In the news

From Lawrence Berkeley National Laboratory, June 17, 2020: While COVID-19 risks had led to a temporary halt in fabrication work on high-power superconducting magnets built by a collaboration of three national labs for an upgrade of the world’s largest particle collider at CERN in Europe, researchers at Berkeley Lab are still carrying out some project tasks. Fermilab scientist Giorgio Apollinari, head of the U.S.-based magnet effort for the HL-LHC, is quoted in this piece.

From Science News, June 17, 2020: An experiment searching for cosmic dark matter may have finally detected something. But it’s not dark matter. Scientists with the XENON1T experiment reported data June 17 showing an unexpectedly large number of blips within their detector. Fermilab scientist Dan Hooper is quoted in this piece.

From Scientific American, June 9, 2020: Dark matter researchers are reassessing theories about how dark matter particles lighter than a proton might appear in their detectors. In a recent paper, Fermilab scientists Noah Kurinsky and Gordan Krnjaic propose that a detector could find plasmons — aggregates of electrons moving together in a material — produced by dark matter.

From DOE, June 4, 2020: The U.S. Department of Energy’s Office of Technology Transitions has announced new resources for innovators to combat COVID-19 through its Lab Partnering Service and the COVID-19 Technical Assistance Program. These initiatives will allow America’s innovators to readily access vital resources and connect and partner with experts at DOE’s 17 national laboratories in the fight against the virus.

From The Great Courses Daily, June 2, 2020: Fermilab scientist Don Lincoln writes about modern science: how it is a process for fitting facts into some interconnected whole, for a bigger picture, why it’s an extremely powerful tool and the different terms for the meaning of basic scientific methods.

From Physics Today, June 1, 2020: Somewhere in the laws of physics, particles must be allowed to behave differently from their antiparticles. If they weren’t, the universe would contain equal amounts of matter and antimatter, all the particles and antiparticles would promptly annihilate one another, and none of us would exist. Fermilab’s NOvA neutrino experiment and the international Deep Underground Neutrino Experiment, hosted by Fermilab, are pinning down CP violation, the property that could explain the imbalance.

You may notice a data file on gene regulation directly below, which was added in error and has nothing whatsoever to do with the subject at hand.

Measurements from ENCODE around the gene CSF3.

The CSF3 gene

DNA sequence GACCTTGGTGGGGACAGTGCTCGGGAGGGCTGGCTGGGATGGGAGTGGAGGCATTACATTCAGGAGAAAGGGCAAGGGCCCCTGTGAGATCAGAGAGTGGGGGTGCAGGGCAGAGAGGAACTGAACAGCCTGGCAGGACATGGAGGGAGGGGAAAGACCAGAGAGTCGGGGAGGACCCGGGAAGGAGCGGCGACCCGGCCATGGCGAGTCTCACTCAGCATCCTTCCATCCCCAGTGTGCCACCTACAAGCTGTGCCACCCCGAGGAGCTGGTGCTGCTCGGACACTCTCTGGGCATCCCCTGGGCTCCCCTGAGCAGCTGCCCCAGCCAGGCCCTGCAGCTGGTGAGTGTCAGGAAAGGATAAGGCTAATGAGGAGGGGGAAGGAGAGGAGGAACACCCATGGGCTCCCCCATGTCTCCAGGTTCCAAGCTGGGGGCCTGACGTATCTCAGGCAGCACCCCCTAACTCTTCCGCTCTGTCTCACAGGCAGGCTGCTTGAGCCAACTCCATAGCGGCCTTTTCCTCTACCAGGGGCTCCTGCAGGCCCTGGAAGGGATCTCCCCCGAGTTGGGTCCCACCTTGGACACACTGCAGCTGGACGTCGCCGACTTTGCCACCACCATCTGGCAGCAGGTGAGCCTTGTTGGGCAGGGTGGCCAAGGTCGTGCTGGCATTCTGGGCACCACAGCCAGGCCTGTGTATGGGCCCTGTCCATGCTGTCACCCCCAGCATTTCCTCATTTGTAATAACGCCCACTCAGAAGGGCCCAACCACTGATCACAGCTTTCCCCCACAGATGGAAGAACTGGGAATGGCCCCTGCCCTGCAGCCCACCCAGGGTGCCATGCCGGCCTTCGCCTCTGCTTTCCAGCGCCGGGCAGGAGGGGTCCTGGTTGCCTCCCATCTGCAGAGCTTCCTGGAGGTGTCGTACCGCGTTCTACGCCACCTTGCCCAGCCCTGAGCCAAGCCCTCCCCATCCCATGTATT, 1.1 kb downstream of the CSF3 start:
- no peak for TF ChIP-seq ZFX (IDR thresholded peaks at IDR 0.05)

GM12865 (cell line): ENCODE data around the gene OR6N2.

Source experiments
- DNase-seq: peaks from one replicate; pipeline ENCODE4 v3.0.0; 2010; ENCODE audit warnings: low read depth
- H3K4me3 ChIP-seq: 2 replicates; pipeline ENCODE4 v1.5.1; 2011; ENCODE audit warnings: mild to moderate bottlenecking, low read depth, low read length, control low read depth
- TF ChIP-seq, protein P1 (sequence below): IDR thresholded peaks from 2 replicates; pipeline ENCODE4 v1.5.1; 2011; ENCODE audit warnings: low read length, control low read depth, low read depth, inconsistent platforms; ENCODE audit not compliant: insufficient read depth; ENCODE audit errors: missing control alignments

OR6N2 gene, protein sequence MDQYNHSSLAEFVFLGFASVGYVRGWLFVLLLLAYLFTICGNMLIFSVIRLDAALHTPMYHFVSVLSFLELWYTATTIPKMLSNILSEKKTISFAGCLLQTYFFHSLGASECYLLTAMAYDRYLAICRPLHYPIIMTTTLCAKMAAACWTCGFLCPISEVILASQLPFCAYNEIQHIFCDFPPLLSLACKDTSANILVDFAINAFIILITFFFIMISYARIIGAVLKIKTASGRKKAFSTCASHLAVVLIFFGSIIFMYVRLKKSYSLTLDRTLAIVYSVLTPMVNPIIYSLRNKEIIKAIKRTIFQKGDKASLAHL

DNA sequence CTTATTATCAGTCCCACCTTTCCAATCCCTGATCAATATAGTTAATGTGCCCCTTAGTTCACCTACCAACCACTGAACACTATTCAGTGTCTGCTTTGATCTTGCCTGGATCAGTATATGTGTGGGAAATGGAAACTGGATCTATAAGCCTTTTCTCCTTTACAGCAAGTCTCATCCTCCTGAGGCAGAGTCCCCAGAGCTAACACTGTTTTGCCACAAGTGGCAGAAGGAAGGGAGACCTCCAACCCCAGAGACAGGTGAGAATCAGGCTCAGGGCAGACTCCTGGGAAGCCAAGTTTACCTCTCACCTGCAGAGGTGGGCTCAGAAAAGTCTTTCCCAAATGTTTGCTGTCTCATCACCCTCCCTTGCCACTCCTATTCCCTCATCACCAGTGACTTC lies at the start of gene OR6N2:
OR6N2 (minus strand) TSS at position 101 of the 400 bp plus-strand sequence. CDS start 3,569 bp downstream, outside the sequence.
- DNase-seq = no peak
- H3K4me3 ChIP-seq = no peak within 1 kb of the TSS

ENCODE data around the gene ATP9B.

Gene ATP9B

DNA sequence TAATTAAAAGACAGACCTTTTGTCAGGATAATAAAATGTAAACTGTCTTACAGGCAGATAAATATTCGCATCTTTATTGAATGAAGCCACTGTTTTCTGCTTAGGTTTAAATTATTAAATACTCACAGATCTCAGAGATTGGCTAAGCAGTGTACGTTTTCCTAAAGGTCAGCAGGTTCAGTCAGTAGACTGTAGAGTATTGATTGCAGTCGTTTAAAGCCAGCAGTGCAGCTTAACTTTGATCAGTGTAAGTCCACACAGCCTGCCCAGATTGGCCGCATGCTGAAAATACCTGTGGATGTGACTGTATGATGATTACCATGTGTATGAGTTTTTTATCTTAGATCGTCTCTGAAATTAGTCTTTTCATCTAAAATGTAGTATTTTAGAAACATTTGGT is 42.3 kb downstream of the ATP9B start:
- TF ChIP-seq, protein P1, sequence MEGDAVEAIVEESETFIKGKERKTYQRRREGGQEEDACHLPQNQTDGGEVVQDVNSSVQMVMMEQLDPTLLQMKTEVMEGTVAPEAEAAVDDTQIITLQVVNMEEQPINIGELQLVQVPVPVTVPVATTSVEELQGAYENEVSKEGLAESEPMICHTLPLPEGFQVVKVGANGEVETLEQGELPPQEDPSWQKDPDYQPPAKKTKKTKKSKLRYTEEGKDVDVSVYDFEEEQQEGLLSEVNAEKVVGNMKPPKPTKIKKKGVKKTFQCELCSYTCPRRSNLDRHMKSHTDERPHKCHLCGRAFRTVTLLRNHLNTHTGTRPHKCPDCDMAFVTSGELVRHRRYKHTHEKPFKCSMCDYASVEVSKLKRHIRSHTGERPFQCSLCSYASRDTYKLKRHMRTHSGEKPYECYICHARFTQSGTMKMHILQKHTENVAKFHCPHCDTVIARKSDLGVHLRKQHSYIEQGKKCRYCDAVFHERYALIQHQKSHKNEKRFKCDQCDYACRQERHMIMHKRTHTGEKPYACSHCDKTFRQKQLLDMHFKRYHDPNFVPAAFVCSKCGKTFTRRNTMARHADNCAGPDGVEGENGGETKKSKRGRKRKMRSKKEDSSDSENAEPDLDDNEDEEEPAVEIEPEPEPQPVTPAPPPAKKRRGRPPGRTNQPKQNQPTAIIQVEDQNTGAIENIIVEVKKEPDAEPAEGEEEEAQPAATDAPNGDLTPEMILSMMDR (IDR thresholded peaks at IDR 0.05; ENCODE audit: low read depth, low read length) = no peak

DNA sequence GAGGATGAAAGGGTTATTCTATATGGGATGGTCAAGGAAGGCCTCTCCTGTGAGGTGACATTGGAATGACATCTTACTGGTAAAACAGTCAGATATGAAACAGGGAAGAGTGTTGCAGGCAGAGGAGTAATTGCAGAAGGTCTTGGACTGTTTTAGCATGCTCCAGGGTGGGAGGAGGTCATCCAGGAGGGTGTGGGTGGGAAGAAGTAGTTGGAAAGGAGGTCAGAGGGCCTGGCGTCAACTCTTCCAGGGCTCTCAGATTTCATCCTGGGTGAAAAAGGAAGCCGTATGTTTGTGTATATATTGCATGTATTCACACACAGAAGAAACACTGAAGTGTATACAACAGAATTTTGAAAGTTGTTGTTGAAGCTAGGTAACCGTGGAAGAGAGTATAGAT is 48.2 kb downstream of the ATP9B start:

From Physics Today, June 1, 2020: Fermilab’s Chris Quigg and University of Chicago’s Mel Shochet recount the extraordinary career of Fermilab physicist and National Medal of Technology recipient Alvin Tollestrup, who died on Feb. 9.

From WGN9, May 27, 2020: Fermilab scientist Jen Raaf is featured in this four-minute segment on the Mechanical Ventilator Milano, which arrived to Chicago’s Stroger Hospital last week from Italy. Physicists have been troubleshooting the design at the hospital.

From University of Cincinnati News, May 26, 2020: Fermilab physicist and UC alumna Jennifer Raaf is part of an international team of scientists and engineers who won federal regulatory approvals for a simple ventilator that could be produced quickly with common parts.

From Sanford Underground Research Facility, May 26, 2020: Unwilling to ignore flaws in the Standard Model, physicists are looking for a new, more perfect model of the subatomic universe. And many are hoping that the international Deep Underground Neutrino Experiment, hosted by Fermilab, can put their theories to the test.